I just brought home a plastic-wrapped, weighty, beautiful copy of Neil Gaiman’s Absolute Death. It’s going to go on one of the tall shelves in the library right next to the slip-covered, leather-bound and equally gorgeous Absolute Sandman volumes. I can’t help it. It doesn’t matter how expensive they are. I need those Absolutes. I’m not sure whether it’s the geek collector-instinct or my inner book diva that convinces me to pay twice as much for the privelege of having such a handsome version of a comic, but I’m not the only one—we sell quite a few of them in the bookstore I work for. There are different kinds of definitive collections, too, beyond the Absolutes line.
Several of the comics on the list for the Great Comics Read-Along are available in more that one format. The trade paperbacks might be on the shelf right next to a complete collection, or a collector’s edition. So if you’re going on a merry trip to buy, say, Bone or Death at whatever time we make it to reading them: what’s the difference and how do you decide what’s worth buying?
There are four things I measure when deciding what version to buy: price, bonus content, print/color quality, and durability. The trend is usually that the better the last three are—the higher the first one is. For example, compare four different kinds of definitive editions.
Absolute Sandman & Absolute Death—These are the kind that I vote top of the heap. They include recoloring, fixed text, a mountain of extras in the form of interviews, sketches, etc, not to mention the packaging. The slipcovers are sturdy and decorated in the vaguely hallucinogenic art of Dave McKean. The actual books are prohibitively large and heavy, so they aren’t good for carrying around like a trade paperback, but the pages are thick and glossy. The leather binding is tough. They aren’t going to fall apart any time this century. Plus, ribbon bookmark inside! The recoloring and the bonus material are the best parts but I love the overall size and classiness of the Absolute runs. They will cost you, though; the average is $100 a piece list price. Judicious use of coupons at the bookstore of your choice will help. There are four of the Sandman books containing all sixty issues. (Trust me, seeing the Corinthian even bigger and more colorful is just that much more horrifying.)
Lost Girls by Alan Moore—sometimes it’s all about availability in addition to the other markers of worth. The newest Lost Girls edition is a large hardcover approximately the same size and height as the Absolutes, but it isn’t leatherbound and has no slipcover. The art hasn’t been recolored but the pages are thick and the watercolor swishiness of the art is well-captured without glossy print. There are other series released this way, too. The price isn’t bad. It’s half the cost of an Absolute and is a little bit less sturdy, but it would still take a serious effort to damage the binding.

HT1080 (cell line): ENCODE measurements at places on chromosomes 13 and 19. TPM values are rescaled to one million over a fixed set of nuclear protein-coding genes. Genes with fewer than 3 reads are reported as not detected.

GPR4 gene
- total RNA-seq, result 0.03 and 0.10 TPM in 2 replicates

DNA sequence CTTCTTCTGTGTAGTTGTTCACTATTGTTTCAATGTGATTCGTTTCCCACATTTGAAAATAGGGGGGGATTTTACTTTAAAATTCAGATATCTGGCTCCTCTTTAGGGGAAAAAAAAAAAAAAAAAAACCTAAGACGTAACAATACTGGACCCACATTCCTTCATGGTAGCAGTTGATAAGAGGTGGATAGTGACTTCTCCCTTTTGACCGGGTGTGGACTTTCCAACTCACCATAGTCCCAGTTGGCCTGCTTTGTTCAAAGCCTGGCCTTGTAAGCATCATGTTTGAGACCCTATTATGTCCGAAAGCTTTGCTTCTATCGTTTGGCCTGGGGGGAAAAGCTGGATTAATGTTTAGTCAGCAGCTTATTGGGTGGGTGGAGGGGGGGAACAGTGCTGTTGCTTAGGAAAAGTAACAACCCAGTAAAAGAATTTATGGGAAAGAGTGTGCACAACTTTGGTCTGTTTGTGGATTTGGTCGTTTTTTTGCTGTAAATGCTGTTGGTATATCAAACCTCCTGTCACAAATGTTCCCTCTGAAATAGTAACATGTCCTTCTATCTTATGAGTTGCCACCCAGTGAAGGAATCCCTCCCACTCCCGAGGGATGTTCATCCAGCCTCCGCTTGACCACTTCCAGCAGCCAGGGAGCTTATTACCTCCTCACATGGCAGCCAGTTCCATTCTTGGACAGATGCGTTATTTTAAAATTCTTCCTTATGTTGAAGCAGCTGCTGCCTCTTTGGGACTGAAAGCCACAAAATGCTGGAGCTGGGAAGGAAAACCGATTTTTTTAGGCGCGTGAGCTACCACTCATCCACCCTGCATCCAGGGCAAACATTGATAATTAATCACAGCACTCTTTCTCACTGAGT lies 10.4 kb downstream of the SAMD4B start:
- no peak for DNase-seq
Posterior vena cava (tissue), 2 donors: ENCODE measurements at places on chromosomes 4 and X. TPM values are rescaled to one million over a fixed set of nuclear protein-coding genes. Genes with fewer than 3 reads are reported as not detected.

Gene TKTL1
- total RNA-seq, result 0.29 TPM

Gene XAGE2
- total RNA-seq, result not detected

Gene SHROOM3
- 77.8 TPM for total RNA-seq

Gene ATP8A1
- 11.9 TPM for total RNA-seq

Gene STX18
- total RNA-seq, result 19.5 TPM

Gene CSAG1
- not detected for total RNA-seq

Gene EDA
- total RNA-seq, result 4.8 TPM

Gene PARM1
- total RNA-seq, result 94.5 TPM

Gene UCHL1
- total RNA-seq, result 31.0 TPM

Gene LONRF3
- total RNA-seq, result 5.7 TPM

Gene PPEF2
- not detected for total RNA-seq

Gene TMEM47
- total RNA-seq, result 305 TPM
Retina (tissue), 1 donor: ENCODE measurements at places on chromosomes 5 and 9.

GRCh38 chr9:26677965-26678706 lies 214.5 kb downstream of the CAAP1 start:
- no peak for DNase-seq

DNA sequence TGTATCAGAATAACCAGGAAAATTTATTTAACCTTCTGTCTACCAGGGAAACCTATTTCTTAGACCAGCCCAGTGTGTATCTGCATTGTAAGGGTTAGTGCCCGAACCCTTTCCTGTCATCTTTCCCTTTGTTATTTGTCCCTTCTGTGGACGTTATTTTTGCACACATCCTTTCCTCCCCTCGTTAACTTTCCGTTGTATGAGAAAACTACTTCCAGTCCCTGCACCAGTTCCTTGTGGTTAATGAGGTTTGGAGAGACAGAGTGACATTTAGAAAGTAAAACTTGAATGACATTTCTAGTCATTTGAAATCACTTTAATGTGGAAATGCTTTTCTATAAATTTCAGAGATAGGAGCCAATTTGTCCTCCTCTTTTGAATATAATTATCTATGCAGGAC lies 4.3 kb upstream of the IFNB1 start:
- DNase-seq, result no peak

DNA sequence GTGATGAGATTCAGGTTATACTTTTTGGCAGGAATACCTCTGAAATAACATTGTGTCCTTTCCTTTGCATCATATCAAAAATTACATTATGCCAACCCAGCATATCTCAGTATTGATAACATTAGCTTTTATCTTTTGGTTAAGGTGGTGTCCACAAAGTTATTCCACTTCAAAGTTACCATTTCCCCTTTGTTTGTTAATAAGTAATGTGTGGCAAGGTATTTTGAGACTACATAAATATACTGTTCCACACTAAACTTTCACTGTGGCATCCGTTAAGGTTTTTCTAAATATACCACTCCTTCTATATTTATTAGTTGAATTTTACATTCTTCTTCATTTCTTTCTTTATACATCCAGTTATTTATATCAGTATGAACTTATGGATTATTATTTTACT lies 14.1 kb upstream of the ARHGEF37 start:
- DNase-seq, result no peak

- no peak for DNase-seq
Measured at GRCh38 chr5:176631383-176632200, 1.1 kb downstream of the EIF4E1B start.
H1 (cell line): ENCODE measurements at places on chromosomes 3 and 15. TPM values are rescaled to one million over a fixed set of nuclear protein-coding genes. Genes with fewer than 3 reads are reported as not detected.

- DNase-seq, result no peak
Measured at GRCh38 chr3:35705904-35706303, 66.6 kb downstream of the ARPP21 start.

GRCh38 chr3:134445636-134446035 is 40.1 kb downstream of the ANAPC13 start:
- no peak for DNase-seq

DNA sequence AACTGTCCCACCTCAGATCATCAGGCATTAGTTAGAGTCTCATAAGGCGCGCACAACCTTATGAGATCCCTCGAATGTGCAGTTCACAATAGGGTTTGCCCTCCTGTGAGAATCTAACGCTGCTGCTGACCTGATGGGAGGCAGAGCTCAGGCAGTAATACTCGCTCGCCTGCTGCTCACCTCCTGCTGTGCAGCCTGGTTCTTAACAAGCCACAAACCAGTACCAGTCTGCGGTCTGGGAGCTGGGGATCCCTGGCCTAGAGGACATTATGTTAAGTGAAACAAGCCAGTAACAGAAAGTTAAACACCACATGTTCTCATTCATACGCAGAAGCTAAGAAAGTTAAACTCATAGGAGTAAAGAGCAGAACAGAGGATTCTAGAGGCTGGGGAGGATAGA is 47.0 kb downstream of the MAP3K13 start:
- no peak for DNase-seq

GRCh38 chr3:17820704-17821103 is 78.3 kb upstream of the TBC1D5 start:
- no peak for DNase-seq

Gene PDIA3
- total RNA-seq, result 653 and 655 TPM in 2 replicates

Preacher/Fables/Y the Last Man special editions—in this case, it depends on how you want your shelves to look, too. These deluxe $30 editions are oversized hardcovers, but they don’t have much additional material for the price. The Fables edition only has a new introduction and an added sketch gallery. There was nothing listed on the Y the Last Man version. Considering that the first trade paperback of Fables is only $10 it seems almost pointless to spend three times as much for very little benefit aside from having a hardcover. Also, the entire series isn’t offered in deluxe editions, so the volumes won’t match. End vote: if you love hardcovers or collecting, go for it. Just for reading the trades are a better bet.
Bone complete collection—this is one of the collections that is actually lower in quality than the trade paperbacks but it’s also the only kind that’s cheaper. This style is popular in manga collections as well, an extremely thick paperback containing all of the story in one. The difference for Bone pivots on the art: the trades are colored, but the complete collection is only black and white. No extras whatsoever, either, but it is half the price of buying the trades separately. The durability is a problem, too. The thickness of the material and the relative flimsiness of the binding can result in your complete edition falling apart if you attempt to read it too many times or carry it around with you. The bonus is all about price. If you don’t mind spending $100 instead of $40, it would be best to buy the trades, but if you only want the story on hand the complete collection will work just fine.
Hopefully that will help any new comic-shoppers decide which versions are best for them. Alternately, if you’re looking for a challenge, most series also had a single-issue run. That’s dipping your toes into the slightly more obsessive end of comics collecting but it can be more fun than you would think. Overall—the trades are often a better deal, unless you have coupons to use on the hardcover collections, in which case go for it! (Or if you just like really pretty books.)